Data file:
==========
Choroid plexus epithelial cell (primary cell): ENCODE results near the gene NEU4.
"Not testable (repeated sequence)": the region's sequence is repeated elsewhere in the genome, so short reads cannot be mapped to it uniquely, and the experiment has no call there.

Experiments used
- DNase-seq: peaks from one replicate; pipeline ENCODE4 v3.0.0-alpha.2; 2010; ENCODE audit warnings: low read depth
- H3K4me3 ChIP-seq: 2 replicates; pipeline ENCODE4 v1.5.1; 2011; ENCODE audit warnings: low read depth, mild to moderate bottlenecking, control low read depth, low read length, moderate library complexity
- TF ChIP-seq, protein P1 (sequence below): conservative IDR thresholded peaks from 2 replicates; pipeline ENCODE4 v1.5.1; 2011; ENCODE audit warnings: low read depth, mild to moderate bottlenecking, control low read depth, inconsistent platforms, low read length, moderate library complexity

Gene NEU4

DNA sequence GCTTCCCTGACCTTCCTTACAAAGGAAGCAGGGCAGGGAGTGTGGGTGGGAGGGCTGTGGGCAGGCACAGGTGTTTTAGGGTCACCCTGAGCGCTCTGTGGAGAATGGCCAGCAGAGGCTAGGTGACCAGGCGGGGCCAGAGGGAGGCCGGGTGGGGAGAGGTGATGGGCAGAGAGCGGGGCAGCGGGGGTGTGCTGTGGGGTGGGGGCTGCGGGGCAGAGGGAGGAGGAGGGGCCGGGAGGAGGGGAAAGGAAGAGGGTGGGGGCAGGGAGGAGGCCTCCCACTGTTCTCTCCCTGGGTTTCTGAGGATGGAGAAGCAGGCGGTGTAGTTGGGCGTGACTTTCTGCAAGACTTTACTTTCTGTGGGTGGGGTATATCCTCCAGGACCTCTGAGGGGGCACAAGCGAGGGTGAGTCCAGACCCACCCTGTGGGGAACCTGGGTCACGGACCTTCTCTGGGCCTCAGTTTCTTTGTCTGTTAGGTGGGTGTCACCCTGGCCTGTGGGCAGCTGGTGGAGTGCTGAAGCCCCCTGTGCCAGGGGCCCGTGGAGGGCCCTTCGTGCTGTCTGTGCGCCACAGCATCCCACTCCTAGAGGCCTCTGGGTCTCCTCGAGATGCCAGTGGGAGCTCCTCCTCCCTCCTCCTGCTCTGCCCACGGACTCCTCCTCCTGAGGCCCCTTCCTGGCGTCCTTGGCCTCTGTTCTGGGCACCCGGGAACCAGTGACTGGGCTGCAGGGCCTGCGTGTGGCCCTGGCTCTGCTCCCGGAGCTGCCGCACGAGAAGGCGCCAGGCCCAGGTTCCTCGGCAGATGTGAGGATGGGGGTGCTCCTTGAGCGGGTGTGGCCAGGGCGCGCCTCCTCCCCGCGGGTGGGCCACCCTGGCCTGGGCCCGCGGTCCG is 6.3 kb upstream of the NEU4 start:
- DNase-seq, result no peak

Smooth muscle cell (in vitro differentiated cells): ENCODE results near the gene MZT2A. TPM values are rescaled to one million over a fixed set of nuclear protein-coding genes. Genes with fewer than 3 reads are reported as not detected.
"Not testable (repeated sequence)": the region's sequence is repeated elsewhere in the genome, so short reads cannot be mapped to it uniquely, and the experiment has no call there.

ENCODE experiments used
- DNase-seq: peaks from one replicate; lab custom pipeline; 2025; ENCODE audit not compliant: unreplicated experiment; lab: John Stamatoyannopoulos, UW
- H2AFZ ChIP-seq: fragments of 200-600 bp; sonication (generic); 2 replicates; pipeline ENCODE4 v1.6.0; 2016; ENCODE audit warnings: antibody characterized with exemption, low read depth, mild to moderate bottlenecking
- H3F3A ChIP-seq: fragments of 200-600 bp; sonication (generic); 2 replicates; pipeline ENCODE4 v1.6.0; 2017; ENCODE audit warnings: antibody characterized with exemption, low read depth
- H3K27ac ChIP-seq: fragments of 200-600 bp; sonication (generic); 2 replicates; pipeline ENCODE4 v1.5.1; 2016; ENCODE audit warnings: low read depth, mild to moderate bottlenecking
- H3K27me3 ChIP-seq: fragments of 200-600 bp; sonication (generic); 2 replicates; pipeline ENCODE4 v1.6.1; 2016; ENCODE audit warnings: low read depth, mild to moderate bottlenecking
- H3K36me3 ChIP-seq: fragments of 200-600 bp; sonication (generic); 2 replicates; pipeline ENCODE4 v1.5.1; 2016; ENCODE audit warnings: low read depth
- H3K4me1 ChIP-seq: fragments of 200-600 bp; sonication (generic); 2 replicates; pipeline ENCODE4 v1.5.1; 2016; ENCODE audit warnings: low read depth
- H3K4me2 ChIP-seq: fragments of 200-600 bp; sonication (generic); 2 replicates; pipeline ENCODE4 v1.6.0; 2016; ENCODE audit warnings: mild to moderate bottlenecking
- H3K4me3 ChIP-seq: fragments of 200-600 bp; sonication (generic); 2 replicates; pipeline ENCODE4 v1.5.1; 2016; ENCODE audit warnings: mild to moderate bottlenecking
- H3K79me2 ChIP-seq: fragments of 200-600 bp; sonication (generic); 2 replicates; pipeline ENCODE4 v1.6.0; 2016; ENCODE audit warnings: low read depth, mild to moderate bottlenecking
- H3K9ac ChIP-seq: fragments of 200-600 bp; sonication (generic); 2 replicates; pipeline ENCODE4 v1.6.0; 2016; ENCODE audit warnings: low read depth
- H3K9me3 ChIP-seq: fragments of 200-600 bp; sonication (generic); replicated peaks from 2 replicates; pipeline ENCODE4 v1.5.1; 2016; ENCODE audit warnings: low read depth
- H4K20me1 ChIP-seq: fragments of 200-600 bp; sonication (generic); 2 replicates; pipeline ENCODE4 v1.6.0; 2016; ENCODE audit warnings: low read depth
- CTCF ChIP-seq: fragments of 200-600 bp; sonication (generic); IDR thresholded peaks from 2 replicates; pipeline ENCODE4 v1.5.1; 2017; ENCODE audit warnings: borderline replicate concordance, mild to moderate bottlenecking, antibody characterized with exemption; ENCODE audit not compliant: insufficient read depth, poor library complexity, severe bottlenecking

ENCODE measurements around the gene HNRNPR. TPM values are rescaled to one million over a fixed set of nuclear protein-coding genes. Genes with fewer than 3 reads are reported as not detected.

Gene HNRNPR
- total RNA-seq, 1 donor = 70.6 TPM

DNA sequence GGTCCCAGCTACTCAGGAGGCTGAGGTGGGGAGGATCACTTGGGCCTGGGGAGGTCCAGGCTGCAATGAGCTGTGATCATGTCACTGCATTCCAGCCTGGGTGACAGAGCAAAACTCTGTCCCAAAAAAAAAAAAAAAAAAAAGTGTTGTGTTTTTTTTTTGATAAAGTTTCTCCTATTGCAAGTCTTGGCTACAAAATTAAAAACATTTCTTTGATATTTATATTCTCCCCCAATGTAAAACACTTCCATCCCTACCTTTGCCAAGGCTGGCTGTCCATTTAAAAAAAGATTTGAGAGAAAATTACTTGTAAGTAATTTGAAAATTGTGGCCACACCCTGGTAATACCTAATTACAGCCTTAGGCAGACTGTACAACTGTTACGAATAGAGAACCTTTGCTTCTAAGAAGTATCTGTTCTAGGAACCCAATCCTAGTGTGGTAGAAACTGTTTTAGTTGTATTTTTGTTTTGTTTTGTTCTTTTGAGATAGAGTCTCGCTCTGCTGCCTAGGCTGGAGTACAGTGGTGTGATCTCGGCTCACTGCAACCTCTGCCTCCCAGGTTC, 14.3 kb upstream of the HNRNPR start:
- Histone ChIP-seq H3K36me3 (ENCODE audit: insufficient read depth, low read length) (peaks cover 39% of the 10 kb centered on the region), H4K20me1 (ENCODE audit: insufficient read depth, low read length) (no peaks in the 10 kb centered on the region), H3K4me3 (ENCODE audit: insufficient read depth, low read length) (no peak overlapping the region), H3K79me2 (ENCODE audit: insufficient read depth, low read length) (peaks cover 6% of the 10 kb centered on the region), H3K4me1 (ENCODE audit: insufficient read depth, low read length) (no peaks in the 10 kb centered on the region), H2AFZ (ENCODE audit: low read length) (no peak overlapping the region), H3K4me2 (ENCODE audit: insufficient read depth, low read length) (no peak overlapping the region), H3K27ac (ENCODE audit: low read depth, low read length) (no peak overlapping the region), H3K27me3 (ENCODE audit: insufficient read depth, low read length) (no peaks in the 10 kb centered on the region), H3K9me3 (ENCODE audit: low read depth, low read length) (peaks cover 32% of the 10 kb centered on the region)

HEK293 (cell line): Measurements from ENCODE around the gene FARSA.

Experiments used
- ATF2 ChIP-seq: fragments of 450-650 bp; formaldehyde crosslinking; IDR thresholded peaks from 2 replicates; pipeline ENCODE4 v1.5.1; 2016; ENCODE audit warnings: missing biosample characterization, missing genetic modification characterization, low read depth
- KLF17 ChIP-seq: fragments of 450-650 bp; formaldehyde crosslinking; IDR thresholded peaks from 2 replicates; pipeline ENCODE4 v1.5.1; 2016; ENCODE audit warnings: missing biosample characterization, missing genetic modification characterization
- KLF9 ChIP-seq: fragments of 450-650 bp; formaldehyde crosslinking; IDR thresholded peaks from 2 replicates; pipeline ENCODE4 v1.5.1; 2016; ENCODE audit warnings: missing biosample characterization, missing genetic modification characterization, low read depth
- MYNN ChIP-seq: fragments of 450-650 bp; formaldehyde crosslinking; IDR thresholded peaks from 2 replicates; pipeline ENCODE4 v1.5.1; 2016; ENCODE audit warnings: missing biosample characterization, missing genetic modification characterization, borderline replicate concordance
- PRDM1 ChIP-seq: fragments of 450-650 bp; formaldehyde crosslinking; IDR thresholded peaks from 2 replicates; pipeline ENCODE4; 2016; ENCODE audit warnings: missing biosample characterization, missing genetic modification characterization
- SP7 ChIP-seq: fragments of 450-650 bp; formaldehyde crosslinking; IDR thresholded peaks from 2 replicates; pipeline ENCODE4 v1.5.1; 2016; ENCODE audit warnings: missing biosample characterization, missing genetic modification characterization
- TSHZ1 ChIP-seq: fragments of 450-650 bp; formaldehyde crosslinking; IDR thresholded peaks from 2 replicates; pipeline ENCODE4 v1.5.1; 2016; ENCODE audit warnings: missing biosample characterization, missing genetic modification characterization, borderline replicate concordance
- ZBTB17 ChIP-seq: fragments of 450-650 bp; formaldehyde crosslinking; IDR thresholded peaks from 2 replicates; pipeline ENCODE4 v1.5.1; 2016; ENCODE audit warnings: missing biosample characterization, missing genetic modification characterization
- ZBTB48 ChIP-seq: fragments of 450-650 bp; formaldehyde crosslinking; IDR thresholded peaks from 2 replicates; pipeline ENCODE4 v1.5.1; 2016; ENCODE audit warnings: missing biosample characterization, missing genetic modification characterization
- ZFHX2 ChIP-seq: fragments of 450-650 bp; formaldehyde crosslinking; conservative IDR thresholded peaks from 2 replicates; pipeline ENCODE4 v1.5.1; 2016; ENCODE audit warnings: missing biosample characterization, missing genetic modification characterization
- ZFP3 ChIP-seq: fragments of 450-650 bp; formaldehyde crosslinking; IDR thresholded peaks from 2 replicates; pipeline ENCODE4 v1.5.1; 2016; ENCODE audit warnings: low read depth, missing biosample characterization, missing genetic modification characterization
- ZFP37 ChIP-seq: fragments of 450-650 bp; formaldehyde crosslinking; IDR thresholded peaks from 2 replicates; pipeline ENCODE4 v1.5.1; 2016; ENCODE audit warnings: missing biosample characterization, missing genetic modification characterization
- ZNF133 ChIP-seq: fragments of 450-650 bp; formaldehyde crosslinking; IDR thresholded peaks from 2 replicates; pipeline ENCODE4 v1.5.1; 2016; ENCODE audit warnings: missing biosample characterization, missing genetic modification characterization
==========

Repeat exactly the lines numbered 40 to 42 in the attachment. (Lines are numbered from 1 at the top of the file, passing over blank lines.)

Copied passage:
- TSHZ1 ChIP-seq: fragments of 450-650 bp; formaldehyde crosslinking; IDR thresholded peaks from 2 replicates; pipeline ENCODE4 v1.5.1; 2016; ENCODE audit warnings: missing biosample characterization, missing genetic modification characterization, borderline replicate concordance
- ZBTB17 ChIP-seq: fragments of 450-650 bp; formaldehyde crosslinking; IDR thresholded peaks from 2 replicates; pipeline ENCODE4 v1.5.1; 2016; ENCODE audit warnings: missing biosample characterization, missing genetic modification characterization
- ZBTB48 ChIP-seq: fragments of 450-650 bp; formaldehyde crosslinking; IDR thresholded peaks from 2 replicates; pipeline ENCODE4 v1.5.1; 2016; ENCODE audit warnings: missing biosample characterization, missing genetic modification characterization